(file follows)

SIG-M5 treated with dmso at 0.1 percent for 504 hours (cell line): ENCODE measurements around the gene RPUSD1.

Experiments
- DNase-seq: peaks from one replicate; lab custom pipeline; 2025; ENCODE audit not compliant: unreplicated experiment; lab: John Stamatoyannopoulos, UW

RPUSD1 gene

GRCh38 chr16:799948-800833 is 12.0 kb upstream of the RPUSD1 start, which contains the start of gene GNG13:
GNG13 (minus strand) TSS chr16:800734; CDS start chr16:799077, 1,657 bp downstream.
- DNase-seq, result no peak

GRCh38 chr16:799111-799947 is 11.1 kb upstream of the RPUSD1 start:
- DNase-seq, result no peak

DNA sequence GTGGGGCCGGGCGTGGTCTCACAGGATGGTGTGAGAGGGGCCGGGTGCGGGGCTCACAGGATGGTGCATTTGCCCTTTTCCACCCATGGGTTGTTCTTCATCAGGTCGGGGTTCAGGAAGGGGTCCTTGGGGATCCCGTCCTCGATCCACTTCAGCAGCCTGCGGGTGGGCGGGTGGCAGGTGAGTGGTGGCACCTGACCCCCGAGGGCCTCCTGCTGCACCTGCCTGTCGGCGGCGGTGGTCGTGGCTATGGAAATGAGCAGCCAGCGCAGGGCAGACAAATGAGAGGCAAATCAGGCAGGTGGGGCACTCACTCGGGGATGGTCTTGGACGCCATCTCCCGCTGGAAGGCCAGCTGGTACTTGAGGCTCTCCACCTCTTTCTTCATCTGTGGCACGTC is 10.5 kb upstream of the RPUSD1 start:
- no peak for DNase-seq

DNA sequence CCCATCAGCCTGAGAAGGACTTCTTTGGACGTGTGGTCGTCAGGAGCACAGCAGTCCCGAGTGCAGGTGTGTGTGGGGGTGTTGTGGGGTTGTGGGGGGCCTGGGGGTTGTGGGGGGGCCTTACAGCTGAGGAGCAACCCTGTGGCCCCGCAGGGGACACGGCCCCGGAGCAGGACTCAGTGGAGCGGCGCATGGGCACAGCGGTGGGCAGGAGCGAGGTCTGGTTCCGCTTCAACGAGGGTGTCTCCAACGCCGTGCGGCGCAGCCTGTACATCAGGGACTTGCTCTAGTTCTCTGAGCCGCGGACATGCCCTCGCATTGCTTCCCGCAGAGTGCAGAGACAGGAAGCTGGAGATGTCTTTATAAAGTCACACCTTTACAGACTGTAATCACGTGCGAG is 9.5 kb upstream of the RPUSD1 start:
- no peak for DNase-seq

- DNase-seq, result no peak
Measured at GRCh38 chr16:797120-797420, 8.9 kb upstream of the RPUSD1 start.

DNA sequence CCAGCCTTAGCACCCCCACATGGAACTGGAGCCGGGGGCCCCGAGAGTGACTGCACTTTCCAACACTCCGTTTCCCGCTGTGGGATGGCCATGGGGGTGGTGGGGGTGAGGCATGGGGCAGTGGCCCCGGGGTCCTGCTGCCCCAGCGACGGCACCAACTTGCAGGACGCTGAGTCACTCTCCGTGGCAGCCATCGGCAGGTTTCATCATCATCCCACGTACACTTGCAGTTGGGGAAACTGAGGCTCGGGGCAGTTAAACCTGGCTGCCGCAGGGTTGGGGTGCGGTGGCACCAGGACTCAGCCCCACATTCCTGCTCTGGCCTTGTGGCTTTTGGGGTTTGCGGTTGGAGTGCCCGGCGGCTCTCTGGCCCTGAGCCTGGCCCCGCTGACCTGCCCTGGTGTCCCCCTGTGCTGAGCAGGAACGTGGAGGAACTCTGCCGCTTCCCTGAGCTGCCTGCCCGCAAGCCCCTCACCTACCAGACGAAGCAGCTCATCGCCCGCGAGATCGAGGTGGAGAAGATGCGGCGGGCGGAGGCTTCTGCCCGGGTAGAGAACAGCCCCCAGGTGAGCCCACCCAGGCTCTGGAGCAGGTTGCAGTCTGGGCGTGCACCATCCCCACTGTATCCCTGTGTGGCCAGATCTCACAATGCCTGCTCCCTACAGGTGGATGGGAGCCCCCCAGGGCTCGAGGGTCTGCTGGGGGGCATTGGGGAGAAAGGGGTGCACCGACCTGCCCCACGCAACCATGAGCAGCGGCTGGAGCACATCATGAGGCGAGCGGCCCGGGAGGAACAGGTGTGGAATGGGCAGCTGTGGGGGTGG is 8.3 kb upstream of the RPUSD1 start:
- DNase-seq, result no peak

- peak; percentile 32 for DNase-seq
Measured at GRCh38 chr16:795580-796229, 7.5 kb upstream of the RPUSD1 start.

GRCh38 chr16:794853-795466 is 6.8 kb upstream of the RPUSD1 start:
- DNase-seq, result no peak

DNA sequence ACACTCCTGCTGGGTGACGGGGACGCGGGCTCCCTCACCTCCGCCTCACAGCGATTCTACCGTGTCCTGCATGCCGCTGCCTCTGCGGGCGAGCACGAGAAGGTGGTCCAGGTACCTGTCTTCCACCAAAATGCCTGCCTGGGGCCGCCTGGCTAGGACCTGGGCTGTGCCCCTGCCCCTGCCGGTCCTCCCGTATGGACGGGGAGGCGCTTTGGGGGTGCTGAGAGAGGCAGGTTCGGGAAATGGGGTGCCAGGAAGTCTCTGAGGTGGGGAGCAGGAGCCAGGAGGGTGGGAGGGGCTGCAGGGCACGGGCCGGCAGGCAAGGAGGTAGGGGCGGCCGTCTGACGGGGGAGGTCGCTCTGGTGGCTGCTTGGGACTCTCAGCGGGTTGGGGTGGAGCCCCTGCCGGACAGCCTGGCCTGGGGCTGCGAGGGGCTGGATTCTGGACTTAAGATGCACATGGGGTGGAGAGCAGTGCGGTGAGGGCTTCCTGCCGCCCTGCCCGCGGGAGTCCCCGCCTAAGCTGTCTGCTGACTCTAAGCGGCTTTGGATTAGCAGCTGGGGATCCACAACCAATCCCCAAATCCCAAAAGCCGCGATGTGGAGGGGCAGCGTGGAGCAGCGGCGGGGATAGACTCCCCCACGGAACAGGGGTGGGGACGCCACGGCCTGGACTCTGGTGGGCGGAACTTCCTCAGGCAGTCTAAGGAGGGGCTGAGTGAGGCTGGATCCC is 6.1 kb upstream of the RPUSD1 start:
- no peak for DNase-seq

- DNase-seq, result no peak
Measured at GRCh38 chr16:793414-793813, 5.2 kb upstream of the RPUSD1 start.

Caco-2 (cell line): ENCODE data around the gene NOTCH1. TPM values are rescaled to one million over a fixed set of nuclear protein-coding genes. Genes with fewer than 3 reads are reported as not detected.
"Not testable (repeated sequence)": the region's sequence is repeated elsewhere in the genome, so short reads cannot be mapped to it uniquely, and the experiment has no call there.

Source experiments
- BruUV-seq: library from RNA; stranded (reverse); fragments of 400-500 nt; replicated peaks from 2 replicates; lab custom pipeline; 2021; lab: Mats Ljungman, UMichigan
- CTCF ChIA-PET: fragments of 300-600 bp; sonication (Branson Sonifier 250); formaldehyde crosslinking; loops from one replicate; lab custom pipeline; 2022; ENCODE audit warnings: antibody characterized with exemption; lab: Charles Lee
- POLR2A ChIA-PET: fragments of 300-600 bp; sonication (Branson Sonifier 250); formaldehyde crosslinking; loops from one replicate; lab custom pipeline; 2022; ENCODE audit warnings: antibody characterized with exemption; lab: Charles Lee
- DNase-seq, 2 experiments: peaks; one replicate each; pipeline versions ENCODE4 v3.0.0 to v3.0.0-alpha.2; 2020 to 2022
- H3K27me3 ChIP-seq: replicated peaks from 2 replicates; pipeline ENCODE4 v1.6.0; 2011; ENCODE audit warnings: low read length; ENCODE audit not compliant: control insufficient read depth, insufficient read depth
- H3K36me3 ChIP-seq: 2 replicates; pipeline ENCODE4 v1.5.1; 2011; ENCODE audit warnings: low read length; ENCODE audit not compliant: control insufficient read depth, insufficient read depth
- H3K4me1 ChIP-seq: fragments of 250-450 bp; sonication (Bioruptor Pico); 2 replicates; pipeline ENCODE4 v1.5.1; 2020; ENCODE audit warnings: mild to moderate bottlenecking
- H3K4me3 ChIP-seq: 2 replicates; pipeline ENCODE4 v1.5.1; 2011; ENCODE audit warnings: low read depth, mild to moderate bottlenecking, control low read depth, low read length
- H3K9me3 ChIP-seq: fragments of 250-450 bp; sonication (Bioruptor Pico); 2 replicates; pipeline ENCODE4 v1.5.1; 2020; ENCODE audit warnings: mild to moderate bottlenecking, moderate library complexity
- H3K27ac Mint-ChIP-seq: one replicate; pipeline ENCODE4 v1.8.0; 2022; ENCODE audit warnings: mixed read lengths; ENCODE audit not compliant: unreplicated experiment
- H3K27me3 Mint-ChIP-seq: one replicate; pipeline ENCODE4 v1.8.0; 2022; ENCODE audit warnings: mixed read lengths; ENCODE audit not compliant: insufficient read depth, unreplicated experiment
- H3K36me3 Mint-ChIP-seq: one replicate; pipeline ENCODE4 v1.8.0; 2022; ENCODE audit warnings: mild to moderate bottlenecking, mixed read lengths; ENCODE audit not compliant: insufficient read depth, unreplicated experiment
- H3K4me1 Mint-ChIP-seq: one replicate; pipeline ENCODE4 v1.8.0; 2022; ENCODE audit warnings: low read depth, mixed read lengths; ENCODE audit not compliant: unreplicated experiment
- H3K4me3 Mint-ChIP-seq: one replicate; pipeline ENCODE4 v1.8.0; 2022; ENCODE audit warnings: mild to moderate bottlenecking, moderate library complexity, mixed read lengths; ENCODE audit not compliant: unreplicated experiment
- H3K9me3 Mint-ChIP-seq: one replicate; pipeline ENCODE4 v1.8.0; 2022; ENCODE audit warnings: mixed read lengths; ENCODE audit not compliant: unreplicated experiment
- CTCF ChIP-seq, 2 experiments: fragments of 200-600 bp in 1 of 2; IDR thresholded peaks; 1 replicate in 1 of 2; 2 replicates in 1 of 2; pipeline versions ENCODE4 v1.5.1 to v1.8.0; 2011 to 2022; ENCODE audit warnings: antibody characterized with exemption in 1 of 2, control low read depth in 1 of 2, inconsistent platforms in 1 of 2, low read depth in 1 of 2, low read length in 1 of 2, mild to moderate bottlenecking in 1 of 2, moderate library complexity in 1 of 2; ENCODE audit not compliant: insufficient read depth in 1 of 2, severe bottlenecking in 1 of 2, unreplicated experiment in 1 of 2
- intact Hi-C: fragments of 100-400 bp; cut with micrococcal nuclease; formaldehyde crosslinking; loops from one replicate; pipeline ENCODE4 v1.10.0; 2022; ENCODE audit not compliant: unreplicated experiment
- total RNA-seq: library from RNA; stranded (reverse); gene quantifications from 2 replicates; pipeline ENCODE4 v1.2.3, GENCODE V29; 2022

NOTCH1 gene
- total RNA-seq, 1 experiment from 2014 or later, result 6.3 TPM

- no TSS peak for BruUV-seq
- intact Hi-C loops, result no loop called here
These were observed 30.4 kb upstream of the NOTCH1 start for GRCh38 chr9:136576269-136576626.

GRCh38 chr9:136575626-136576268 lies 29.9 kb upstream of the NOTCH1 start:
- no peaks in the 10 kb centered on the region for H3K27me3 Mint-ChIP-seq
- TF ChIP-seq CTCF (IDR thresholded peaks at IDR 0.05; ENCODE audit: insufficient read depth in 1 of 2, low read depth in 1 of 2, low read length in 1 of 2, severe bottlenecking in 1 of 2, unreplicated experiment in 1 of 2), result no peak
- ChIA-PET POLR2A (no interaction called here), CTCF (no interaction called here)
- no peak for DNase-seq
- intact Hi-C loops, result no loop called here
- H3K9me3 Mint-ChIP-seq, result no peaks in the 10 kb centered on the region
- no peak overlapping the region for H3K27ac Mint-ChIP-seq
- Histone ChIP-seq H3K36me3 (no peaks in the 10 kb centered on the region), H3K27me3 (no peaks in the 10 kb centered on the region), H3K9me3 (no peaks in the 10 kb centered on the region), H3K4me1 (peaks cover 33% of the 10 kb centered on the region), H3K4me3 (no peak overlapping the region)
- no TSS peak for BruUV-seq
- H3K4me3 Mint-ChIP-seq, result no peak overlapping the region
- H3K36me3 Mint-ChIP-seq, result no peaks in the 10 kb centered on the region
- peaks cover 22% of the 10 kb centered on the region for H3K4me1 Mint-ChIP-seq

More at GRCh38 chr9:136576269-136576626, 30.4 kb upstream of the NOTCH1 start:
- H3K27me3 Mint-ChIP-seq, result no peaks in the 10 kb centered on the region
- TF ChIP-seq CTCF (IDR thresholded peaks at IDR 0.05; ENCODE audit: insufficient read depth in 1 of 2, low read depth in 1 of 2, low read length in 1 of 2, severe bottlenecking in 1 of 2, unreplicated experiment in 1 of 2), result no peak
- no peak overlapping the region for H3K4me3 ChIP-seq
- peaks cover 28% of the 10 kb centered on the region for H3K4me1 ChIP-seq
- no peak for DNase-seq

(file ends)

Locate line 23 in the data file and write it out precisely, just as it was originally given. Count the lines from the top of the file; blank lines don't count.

- no peak for DNase-seq